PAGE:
January 12, 2010 (BOR) - Gunmen, local people claim to be Murle tribesmen, killed seven people since the break of New Year in Bor County, Jonglei as disarmament cover the state's host County.
Destroyed huts are seen in the southern Sudanese village of Duk-Padiet, which suffered recent fighting, in southern Sudan Tuesday, Sept. 22, 2009. (Timothy Mckulka-UNMIS) Among the dead two students of Werkok Secondary School, three women and two men, Sudan Tribune has learnt. The students were attacked last Friday on their way from Kapat to Werkok Boma, about 12 milesand eastern Bor Town, after attending a church meeting there. One student died on spot while the other passed away on Sunday at Bor civil hospital, relatives say.
Sources in Makalcuei, also close to Werkok, say two women mowing grass in east of the village were found dead on Thursday a day after being reported missing.
Eyewitness says their remains show that the assailants used knife to slaughter them. A similar observation has been reported for a women killed by raiders in Pariak area, Kolnyang Payam last Saturday. In Kolnyang raiders drove away over forty cattle.
In Makuach Payam, two men were killed in separate attacks on December 31, 2009, the January 2, 2010 attack brings the death tolls to seven in less than two weeks in the New Year 2010. A man identified as Mabior Deng was injured and is being nursed at Bor Civili Hospital.
The names of the deceases are held back in accordance to Dinka Bor custom of death announcement.
The attacks on civilians and cattle raiding coincide with on-going disarmament that has already covered Duk, Twic East and Bor Counties. A similar guns retrieving is also reported in Uror, Ayod and Nyirol Counties.
Since the disarmament commenced early last December, thousands of arms have being peacefully handed-in. However, civilians say the Sudan People Liberation Army - Division 8 has aggravated the voluntary process by harassing civilians.
A man was shot and injured in Pariak last week for allegedly giving gun with barrel aiming at the soldiers. A similar assault on civilians by organized forces has being reported in Twic East.
Sudan Tribune cannot independently verify that SPLA is using excessive force during this disarmament. However, past evident in Jonglei disarmament and elsewhere in the south pines SPLA soldiers of shooting armed civilians.
Bor County Commissioner Maker Lual Kuol confirmed to the Sudan Tribune at his office on Monday that attacks on civilians has increased in recent days "but disarmament must continue" to end scapegoat from neighbors that Bor people are holding back their guns.
Mr. Maker says neighboring Murle, for instance, may resist disarmament if Bor isn't.
The commissioner says about 600 guns have being collect in the last few days but says "we are still receiving more information."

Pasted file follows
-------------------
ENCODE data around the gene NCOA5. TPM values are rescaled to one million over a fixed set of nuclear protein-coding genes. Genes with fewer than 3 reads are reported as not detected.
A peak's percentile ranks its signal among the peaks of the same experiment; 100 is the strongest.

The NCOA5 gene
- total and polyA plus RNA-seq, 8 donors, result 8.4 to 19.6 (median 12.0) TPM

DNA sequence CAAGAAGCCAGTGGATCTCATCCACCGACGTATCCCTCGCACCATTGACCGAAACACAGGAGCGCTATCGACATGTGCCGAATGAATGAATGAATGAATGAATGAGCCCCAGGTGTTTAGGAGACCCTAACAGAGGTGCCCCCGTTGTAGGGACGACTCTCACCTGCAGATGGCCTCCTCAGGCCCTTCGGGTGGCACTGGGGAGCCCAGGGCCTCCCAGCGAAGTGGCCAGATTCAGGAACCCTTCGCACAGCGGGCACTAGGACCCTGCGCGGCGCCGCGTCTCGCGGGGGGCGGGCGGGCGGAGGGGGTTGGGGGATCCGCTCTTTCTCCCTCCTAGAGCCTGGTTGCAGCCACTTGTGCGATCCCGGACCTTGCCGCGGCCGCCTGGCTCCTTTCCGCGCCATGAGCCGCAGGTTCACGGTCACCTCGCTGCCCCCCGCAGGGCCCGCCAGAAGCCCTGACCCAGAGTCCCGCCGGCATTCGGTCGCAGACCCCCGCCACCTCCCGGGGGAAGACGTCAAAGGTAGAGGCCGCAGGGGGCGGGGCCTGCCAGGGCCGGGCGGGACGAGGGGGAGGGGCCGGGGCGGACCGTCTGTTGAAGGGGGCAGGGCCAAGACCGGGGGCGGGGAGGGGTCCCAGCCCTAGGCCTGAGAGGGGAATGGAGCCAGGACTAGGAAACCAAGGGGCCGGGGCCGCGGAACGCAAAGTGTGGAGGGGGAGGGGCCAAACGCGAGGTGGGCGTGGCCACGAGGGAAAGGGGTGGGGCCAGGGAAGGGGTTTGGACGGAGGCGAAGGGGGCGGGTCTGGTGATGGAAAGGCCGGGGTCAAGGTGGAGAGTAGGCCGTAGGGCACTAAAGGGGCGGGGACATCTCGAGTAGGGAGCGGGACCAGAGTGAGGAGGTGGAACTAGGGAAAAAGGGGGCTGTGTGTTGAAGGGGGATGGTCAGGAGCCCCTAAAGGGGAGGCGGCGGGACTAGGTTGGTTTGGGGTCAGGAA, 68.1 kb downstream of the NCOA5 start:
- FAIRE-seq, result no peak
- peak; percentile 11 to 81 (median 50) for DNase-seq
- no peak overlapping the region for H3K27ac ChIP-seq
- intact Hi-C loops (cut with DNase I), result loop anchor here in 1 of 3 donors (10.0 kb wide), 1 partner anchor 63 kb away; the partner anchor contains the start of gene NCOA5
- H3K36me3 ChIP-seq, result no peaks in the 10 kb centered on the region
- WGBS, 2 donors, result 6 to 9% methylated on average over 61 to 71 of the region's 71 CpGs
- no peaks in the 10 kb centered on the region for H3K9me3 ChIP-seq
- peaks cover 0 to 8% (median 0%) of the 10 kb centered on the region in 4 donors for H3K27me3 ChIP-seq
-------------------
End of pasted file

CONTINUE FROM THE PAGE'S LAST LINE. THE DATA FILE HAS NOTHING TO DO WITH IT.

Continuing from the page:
On atrocities committed by raiders, the commissioner says the death toll could be even higher since some incidents could not be timely communicated to his office given poor communication networks.
Meanwhile the disarmament exercise has angered local youth with others terming it as "politicized strategy" that leaves civilians unprotected. An angry youth shouted to a group of reporters waiting to receive names of SPLM nominees for next April elections on Sunday that "when you meet the [Jonglei] state Governor, ask him 'why is SPLA is taking gunning but does not provide security?"
Jonglei state suffered bloodiest time in 2009 in cattle raiding, attacks on administrative centers and child abduction among the Murle, Dinka and Nuer were more than 1,000 people died. The state and South Sudan government blame the worsening security to guns owned by civilians since the signing of Comprehensive Peace Agreement 5 years ago.
Southern Sudan authorities - under the leadership of former rebels the Sudan People's Liberation Movement (SPLM) also swiftly accuse peace partner, the National Congress Party (NCP) of supporting former militia in the south so it depicts that "the south cannot govern itself."
But the semi-autonomous government carries great responsibilities to ensure civilians safety, according to activist and aids organization.
In a recent report on Jonglei's Tribal conflict International Crisis Group says "The Government of South Sudan should make police reform a greater priority, as they are unable to address domestic security threats."
"It must recognise the primarily local nature of the conflicts, extend state authority, and prove itself a credible provider of security lest violence become an obstacle on the road to self-determination and beyond," explains Zach Vertin, Crisis Group's Horn of Africa analyst.